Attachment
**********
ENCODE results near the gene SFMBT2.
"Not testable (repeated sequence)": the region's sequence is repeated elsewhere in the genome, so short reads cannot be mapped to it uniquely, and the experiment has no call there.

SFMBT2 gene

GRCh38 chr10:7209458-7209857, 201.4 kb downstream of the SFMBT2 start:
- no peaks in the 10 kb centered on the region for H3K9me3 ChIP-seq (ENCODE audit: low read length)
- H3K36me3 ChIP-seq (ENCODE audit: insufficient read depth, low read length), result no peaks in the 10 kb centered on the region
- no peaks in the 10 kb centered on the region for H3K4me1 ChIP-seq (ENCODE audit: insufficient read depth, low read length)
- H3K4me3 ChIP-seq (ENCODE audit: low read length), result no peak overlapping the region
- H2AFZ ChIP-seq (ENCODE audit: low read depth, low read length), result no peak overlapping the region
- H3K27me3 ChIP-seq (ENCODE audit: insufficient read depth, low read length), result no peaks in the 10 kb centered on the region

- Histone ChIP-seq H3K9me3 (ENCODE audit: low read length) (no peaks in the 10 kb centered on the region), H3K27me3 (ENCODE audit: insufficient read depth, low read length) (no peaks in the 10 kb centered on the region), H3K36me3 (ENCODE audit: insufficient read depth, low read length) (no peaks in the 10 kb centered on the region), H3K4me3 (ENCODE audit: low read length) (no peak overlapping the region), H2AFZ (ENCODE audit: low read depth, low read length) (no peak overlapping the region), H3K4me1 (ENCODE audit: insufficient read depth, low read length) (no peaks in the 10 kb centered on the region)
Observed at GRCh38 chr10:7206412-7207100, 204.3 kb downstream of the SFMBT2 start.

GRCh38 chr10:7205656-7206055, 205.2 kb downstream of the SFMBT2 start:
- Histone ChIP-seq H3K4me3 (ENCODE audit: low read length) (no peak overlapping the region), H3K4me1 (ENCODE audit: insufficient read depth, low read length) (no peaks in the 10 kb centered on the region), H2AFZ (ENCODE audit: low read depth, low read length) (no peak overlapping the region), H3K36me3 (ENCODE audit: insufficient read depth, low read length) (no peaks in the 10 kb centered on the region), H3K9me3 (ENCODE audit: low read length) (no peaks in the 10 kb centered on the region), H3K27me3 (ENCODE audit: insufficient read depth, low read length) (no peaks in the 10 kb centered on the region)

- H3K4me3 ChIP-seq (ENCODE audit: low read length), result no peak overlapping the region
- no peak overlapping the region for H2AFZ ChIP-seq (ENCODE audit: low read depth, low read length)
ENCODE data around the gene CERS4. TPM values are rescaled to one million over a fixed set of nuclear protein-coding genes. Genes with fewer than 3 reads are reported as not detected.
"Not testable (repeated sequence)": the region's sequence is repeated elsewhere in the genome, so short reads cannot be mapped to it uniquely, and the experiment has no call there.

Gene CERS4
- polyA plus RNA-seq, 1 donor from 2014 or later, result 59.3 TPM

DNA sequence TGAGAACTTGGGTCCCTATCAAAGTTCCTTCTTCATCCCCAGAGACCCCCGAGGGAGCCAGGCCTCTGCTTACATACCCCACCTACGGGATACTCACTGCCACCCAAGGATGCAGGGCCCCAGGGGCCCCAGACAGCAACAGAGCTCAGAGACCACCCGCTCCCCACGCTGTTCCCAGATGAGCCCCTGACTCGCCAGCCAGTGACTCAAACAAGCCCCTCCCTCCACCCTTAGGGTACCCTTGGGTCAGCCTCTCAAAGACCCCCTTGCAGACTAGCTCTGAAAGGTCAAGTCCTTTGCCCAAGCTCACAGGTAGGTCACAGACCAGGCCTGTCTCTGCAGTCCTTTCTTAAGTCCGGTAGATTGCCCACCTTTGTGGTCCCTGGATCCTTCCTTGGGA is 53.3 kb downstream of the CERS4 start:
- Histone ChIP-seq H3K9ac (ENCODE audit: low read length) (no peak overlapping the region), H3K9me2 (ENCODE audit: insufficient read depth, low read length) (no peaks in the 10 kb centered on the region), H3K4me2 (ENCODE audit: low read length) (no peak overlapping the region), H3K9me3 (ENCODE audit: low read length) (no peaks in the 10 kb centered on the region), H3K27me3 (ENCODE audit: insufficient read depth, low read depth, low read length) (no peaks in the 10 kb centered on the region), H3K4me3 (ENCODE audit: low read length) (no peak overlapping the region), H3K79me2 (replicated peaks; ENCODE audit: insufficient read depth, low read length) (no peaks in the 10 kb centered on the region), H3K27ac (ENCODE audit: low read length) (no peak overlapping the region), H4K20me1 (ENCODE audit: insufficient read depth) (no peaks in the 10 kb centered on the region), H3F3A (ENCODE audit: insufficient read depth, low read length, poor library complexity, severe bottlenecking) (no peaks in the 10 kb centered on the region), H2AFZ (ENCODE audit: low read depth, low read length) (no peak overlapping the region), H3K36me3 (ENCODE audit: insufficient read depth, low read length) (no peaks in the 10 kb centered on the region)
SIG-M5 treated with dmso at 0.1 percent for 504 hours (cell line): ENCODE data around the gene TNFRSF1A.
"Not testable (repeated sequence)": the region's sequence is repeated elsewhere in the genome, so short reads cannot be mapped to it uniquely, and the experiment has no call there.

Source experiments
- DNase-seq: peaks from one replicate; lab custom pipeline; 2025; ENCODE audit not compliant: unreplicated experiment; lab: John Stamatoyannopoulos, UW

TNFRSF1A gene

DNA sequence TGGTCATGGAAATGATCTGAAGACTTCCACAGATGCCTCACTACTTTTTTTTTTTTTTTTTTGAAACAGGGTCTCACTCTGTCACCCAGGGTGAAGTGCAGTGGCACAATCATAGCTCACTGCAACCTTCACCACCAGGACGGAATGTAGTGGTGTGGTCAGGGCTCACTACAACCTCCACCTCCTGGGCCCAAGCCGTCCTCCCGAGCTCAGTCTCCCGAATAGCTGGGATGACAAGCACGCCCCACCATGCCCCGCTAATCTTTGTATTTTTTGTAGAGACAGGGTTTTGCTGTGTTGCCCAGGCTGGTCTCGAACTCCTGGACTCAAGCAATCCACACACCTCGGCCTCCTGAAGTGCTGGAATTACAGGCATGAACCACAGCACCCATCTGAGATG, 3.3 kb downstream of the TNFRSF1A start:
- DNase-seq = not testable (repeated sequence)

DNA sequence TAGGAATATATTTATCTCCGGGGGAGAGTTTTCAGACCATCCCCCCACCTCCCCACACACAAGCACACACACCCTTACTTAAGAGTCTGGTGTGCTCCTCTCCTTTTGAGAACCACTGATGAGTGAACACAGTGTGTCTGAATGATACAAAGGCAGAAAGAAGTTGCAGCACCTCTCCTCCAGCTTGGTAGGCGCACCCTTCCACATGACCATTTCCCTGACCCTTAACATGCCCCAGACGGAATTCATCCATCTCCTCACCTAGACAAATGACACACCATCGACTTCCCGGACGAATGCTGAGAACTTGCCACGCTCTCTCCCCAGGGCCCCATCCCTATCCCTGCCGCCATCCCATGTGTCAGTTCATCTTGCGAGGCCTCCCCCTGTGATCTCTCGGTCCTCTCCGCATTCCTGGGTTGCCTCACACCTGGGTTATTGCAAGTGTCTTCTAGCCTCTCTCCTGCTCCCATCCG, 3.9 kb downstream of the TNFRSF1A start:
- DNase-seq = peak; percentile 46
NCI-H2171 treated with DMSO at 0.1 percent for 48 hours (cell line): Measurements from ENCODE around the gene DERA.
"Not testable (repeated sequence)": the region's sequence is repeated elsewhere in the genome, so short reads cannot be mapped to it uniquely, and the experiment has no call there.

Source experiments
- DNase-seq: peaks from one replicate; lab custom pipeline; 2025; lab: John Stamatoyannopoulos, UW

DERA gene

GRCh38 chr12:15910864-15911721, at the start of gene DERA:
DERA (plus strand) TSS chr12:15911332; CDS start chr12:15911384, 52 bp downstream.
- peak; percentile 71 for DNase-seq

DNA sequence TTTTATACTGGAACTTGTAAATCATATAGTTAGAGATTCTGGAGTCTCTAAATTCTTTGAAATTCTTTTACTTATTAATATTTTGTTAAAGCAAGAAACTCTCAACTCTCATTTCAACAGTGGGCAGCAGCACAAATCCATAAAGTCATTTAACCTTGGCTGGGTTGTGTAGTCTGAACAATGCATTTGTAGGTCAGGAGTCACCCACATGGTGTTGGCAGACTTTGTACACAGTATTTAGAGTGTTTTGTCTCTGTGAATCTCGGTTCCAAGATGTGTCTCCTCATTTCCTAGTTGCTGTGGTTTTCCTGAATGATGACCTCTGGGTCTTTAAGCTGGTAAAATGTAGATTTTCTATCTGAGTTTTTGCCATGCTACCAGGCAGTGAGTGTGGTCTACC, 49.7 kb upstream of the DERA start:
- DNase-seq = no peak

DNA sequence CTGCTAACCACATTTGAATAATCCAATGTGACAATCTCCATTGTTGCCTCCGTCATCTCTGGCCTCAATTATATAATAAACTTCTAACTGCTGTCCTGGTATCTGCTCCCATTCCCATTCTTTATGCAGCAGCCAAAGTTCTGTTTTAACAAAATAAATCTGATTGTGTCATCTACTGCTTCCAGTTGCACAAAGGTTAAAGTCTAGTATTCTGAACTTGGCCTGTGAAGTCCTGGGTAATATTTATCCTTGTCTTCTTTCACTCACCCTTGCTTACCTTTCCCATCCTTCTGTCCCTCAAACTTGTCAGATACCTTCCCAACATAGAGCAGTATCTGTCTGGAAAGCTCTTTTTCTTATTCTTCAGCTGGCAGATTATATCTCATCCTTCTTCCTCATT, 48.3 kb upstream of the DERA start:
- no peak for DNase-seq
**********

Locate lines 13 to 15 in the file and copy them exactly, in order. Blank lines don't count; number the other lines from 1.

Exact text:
GRCh38 chr10:7205656-7206055, 205.2 kb downstream of the SFMBT2 start:
- Histone ChIP-seq H3K4me3 (ENCODE audit: low read length) (no peak overlapping the region), H3K4me1 (ENCODE audit: insufficient read depth, low read length) (no peaks in the 10 kb centered on the region), H2AFZ (ENCODE audit: low read depth, low read length) (no peak overlapping the region), H3K36me3 (ENCODE audit: insufficient read depth, low read length) (no peaks in the 10 kb centered on the region), H3K9me3 (ENCODE audit: low read length) (no peaks in the 10 kb centered on the region), H3K27me3 (ENCODE audit: insufficient read depth, low read length) (no peaks in the 10 kb centered on the region)

- H3K4me3 ChIP-seq (ENCODE audit: low read length), result no peak overlapping the region